Read descriptions of the Vietnamese people and setting from the book, including p. 32–34. Make an animation of a heavily populated setting like this, or a jungle guerilla warfare setting. Include the Vietnamese people and the Vietcong in their 'black pyjamas'.
War seems to create its own 'language'. Words and terms are used or adapted to suit weapons in particular. Create a database of 'Weapons and War Words' from the book. You could use 'tracer' from the'break-out box' on p. 6 as a starting point.
In places throughout the book there is an image showing the underside of a helicopter as a silhouette. What do you think this represents? You may need to do some research about the role of the helicopter in the Vietnam War. Then, visually reinterpret and represent this, as well as other symbols from this war, as silhouettes. Use Photoshop or other software, or other resources such as black paper.
'Break-out boxes' are a feature of this book. An example is on p. 25. It begins: 'From 1962, Australian advisors in Vietnam helped train South Vietnamese soldiers in jungle warfare…'
Answer these questions using examples from the book:
Consolidate and present your findings as a poster. Include one or more 'break-out boxes' as part of your poster.
After looking at the cover – title, subtitle, image – and using any knowledge of the Vietnam War that you already have, use the KWL Chart to complete the first column headed 'What I know'.
After flicking through the book and reading the focus questions, complete the second column of the KWL Chart headed 'What I want to learn'.
Discover information from the book and other sources to complete your KWL Chart.
Publish and broadcast the results of your KWL Chart as a podcast. To get started with podcasting, check out www.smithsonianeducation.org/educators/lesson_plans/podcast/index.html.
Create a tour map for people who would like to visit Vietnam today to experience the setting of the Vietnam War. Use the maps from the book at the start and p. 46, as well as current maps. Add details, such as shading to show jungle areas, and include a key or legend.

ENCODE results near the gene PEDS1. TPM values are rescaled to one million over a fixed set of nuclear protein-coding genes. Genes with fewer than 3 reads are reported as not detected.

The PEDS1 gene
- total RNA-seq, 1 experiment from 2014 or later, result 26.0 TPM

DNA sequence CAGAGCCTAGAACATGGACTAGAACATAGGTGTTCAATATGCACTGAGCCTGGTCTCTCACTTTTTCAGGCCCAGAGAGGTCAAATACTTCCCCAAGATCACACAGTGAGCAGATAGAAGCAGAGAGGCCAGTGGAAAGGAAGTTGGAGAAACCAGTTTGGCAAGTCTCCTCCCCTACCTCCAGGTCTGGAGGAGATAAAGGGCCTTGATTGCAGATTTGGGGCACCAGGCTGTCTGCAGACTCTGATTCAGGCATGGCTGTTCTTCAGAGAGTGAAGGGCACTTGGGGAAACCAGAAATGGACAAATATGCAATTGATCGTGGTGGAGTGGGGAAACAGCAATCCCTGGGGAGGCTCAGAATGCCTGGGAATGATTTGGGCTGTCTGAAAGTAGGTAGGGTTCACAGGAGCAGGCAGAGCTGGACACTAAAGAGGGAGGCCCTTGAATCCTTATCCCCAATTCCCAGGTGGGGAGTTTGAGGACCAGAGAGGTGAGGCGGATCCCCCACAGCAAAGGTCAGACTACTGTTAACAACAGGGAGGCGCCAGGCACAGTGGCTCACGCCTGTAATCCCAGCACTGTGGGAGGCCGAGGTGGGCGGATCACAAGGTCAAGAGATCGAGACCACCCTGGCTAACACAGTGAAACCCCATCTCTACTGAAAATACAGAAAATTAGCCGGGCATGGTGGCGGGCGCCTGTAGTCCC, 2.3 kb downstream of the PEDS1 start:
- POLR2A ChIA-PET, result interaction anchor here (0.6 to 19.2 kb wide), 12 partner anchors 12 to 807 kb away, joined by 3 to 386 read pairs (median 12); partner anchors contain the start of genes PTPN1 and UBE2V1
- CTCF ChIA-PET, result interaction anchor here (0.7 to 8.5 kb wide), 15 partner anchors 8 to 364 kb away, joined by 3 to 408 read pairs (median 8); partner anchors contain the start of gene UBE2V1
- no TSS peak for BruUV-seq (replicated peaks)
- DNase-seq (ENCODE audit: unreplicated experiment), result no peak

Read about the lieutenant who accidentally stepped on a 'jumping jack' mine on p. 52. He stopped it 'jumping' and exploding in the air to save his men, even though he knew he would die. Find other heroes in the book. Then find more heroes in Australia's and other countries' histories. Are there any heroes today?
Show your heroes throughout history, including those from the Vietnam War, as a Flowchart. Mark heroes from the Vietnam War with a highlighter. End the Flowchart with heroes from the present.
Brainstorming can be an individual or a collaborative process. It generates a lot of ideas and encourages creative thinking. For brainstorming to be effective, a safe and supportive classroom culture is essential, with rules, protocols or agreements for collaborative learning.
Brainstorm how heroes in the past are similar and different to those in the present. Write a speech as a joint construction summarising your classmates' opinions about this. Share this more broadly as a podcast.
To get started with podcasting, check out www.smithsonianeducation.org/educators/lesson_plans/podcast/index.html.
Who are Vietnam veterans? They have been treated in a range of ways since the war. Read in Red Haze about how they have been treated, then research other sources such as the Vietnam Veterans' Association of Australia at www.vvaa.org.au.
Contact the Vietnam Veterans' Association of Australia to set up an online or face-to-face interview about this issue. Other questions about the Vietnam War could be asked and an open discussion could allow the class to hear reflections and concerns about the Vietnam War from the interviewee.
Record the interview. With the permission of participants, this could be shared more broadly as a podcast.